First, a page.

Now, this was before I bumped into Enlightenment (at this time, it was E16) and to put it bluntly, I was captivated. This this was absolutely gorgeous. Fairly unusable since I was used to GNOME and of course Microsoft Windows. I thoroughly enjoyed this until it became more of a distraction…

I ended up reconfiguring GNOME to be prettier – in fact, I had the Mac OS X theme for a while which I enjoyed.

I then dabbled with E17 and it was absolutely gorgeous – E16 paled in comparison. I ran into a bug where some java applications would jump a few pixels when changing the decorations. This was a real pain since I was developing a Java application at the time. I spent an entire day trying to “fix” this before I realised that it was E17 screwing it up and not my code… 😦

More recently, I thoroughly enjoyed Compiz with the shaky windows and such like – I just always wished that I could actually throw a window and watch the momentum carry it that extra distance.

Nevertheless, this bridged the gap enough to E17 to keep me happy for a little while.

Last week, I dabbled with E17 again to see if the issue with Java was resolved. To my surprise E17 had changed more or less completely – it was bridging the gap between a window manager and a full fledged Desktop environment.

However, there was a problem. It looked like I couldn’t get it back to its old glory of absolutely fantastic graphics without some effort in configuration. One other issue I ran into was that maximising a screen would fill it up across both my monitors. Another thing I could configure but then, it all seemed like too much effort.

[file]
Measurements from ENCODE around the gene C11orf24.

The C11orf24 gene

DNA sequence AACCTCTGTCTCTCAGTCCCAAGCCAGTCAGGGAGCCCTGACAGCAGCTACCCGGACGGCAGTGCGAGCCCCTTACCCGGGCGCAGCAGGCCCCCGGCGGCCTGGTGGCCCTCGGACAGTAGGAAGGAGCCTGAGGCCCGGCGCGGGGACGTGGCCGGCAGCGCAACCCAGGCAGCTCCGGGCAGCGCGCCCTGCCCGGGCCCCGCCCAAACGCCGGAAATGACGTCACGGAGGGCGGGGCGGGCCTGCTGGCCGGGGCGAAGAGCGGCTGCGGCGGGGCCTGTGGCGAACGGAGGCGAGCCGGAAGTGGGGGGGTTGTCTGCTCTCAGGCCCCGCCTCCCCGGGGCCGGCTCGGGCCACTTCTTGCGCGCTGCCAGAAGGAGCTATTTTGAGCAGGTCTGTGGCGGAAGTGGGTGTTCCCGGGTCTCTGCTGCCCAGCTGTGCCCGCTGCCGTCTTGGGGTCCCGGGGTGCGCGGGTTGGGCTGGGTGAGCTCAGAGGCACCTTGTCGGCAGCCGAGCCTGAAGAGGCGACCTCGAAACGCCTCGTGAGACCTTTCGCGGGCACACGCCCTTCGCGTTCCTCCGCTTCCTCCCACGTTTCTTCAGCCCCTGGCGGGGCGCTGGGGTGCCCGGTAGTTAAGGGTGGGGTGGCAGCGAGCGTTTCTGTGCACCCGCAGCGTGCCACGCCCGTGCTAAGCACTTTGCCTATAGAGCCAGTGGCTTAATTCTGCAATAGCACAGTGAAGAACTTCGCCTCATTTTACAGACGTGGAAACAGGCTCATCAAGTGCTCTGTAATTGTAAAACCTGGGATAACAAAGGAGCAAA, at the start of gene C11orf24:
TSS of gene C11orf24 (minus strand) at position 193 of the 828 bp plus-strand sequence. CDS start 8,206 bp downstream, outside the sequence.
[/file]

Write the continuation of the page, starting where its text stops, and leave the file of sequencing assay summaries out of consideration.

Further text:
E17 gives me the feeling that this is where user interfaces will end up – it automates so many of the things that makes it quicker to do anything. However, it still lacks some of the “basics”.

E17 is a very good example of a UI that tries to conform to what I call the “Invisible Interface” which I will be writing about later.

To bring it all back to now, I found it a hassle to go through all the available themes for WordPress for the Company Blog as well as my own.

I used to take great pleasure in going through dozens or hundreds of themes and picking ones that I liked but after doing it a few times (for Firefox, Thunderbird, my phone, GNOME, GDM and my flat), it gets a bit repetitous.

Now, for a wish. A website that pulls in all the different themes for all over the world for everything. A one-stop-theme shop. Here, I could go through and pick a general theme that I liked and download it for all the applications, my phone(s), mp3 players (and of course, taking it to the next level, all the gadgets at my flat).

That gives my life more uniformity. Perhaps this is something that Designers could take on… Say Hugo Boss, and design something that even matches your clothes, shoes, hair – everything.

That way, you could have your own unique branding… and while you are at it link it into Gravatars and you are also instantly recognisable

Now for the issue of privacy – I think I best leave that for another day.